Afghan Taliban announce start of ‘fighting season”

Operation Mansouri - named after the group's former leader, who was killed in a US drone strike in 2016 - will target foreign forces.

 An Afghan security official stands guard on a roadside after the Taliban announced the start of their annual spring offensive, in Jalalabad, Afghanistan, April 28,  2017.  Ghulamullah Habibi / EPA
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KABUL // The Afghan Taliban launched their “spring offensive” on Friday, heralding fresh fighting in the drawn-out conflict as embattled security forces struggle to recover from a devastating attack on a military base one week ago.

Operation Mansouri — named after the group’s former leader, who was killed in a US drone strike in 2016 — will target foreign forces with “conventional attacks, guerrilla warfare, complex martyrdom attacks, insider attacks”, according to a statement from the insurgents. It went on, “The enemy will be targeted, harassed, killed or captured until they abandon their last posts.”

The annual spring offensive normally marks the start of the “fighting season”, though this winter the Taliban continued to battle government forces, most successfully in last week’s attack on the military base outside the northern city of Mazar-i-Sharif.

The massacre last Friday saw insurgents armed with guns and suicide bombs slaughter at least 135 young recruits, according to the official toll, though multiple sources have claimed it is much higher.

The assault is believed to be the deadliest by the Taliban on an Afghan military target since they were driven from power in 2001, and fuelled fears of insider attacks — when Afghan soldiers and police turn their guns on colleagues or on international troops.

The attackers carried valid passes to the base, security sources said, and were dressed in Afghan army uniforms. The defence minister and army chief have resigned, and at least 35 soldiers have been arrested over the incident.

Already beset by killings, desertions, and struggles over leadership and morale, Afghan forces have been straining to beat back insurgents since US-led Nato troops ended their combat mission in December 2014.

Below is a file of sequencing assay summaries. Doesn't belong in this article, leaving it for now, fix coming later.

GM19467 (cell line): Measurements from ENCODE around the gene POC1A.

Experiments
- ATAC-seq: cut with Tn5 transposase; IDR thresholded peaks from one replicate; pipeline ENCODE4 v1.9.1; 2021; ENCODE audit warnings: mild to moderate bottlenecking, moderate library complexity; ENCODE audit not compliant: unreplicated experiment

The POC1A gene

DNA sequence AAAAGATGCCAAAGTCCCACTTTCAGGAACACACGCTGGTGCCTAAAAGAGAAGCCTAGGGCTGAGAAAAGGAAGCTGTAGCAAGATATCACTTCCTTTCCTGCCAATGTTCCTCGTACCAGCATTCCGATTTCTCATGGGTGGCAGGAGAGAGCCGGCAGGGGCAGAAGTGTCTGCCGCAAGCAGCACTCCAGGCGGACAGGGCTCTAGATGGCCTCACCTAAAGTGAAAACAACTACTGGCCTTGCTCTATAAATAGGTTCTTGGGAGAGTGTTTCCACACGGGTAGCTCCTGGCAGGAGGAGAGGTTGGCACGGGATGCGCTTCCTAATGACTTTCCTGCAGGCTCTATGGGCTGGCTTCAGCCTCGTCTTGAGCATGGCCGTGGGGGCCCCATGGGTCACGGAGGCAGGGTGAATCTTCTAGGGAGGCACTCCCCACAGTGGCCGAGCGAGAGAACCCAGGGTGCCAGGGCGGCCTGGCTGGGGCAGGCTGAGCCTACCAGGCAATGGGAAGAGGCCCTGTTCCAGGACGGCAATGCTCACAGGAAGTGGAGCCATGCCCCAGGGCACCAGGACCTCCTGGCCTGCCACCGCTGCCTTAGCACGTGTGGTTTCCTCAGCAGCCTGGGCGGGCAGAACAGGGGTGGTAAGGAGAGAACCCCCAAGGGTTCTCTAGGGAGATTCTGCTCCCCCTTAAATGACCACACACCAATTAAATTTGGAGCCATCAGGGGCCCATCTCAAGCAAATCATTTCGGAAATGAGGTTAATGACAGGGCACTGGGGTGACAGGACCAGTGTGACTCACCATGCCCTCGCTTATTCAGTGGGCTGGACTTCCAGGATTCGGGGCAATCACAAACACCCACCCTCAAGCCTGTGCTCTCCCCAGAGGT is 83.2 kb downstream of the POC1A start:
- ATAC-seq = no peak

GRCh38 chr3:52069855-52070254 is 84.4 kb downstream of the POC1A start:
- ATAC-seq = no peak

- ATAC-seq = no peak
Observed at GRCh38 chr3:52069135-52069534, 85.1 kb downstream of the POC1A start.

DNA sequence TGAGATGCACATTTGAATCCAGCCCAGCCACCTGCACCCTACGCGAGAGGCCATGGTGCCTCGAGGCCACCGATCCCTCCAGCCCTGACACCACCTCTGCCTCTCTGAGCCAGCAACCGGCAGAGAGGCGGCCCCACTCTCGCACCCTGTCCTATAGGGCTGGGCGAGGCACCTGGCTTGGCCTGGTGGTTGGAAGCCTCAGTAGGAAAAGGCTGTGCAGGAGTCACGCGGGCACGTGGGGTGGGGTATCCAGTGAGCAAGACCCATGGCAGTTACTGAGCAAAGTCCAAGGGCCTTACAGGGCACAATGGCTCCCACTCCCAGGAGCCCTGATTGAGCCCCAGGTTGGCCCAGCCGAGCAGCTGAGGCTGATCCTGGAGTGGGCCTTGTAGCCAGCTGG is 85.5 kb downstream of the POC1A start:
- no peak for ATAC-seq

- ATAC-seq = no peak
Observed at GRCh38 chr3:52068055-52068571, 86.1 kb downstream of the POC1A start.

They faced soaring casualties in 2016, up by 35 per cent with 6,800 soldiers and police killed, according to a US watchdog.

With more than one third of Afghanistan outside of government control, civilians also continue to bear a heavy brunt. Thousands are killed and wounded each year with children paying an increasingly disproportionate price, according to UN figures.

Afghanistan’s interior ministry shrugged off the Taliban threats, saying the offensive was “not something new”.

“We will target, kill, defeat and suppress the Taliban ... all across the country,” acting ministry spokesman Najib Danish said.

The Taliban statement said they would focus on state-building and “establishing mechanisms for social justice and development” in the areas under their control.

Kabul-based analyst Ahmad Saeedi said the insurgents -- “emboldened” by government failures — would seek more territory this year instead of joining the political process.

“I believe this will be a difficult year for Afghan security forces, as they will be facing the resilient Taliban’s complex and sophisticated attacks countrywide,” he said.

The Taliban announcement comes days after Pentagon chief James Mattis was in Kabul

He also warned that 2017 would be “another tough year” for Afghan security forces, but would not be drawn on recent calls by Nato commander in Afghanistan General John Nicholson for “a few thousand” more troops.

The US has around 8,400 troops in the country with about another 5,000 from Nato allies.

Earlier this month, the American military dropped its largest non-nuclear bomb on ISIL hideouts in eastern Afghanistan, killing nearly a hundred militants.

* Agence France-Presse